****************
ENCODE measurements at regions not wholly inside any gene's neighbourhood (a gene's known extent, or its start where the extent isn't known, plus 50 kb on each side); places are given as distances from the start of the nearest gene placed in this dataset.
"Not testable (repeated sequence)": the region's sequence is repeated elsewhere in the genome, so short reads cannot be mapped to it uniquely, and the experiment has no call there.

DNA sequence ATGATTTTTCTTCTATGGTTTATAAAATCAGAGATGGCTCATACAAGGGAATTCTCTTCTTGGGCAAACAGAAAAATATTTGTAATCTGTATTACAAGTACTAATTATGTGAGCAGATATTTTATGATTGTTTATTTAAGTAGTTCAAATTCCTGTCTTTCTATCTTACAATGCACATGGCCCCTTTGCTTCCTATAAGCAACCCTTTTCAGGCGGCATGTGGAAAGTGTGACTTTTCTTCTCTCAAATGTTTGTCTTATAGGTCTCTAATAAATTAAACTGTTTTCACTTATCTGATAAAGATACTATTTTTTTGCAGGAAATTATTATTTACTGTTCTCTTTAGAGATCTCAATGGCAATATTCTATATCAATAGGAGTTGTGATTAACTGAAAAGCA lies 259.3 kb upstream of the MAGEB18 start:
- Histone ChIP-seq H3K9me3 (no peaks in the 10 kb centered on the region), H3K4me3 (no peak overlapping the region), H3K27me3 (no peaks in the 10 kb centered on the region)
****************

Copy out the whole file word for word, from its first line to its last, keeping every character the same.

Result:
ENCODE measurements at regions not wholly inside any gene's neighbourhood (a gene's known extent, or its start where the extent isn't known, plus 50 kb on each side); places are given as distances from the start of the nearest gene placed in this dataset.
"Not testable (repeated sequence)": the region's sequence is repeated elsewhere in the genome, so short reads cannot be mapped to it uniquely, and the experiment has no call there.

DNA sequence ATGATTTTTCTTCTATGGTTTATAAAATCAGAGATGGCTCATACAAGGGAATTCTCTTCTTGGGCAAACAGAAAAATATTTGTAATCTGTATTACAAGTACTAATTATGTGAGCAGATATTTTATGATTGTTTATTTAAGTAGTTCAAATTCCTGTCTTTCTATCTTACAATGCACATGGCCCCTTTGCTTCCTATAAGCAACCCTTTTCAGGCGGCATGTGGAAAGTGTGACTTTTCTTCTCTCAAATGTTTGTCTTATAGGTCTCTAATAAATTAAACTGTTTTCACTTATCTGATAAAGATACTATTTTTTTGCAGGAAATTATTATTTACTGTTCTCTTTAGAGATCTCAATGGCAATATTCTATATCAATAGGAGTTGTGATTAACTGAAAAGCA lies 259.3 kb upstream of the MAGEB18 start:
- Histone ChIP-seq H3K9me3 (no peaks in the 10 kb centered on the region), H3K4me3 (no peak overlapping the region), H3K27me3 (no peaks in the 10 kb centered on the region)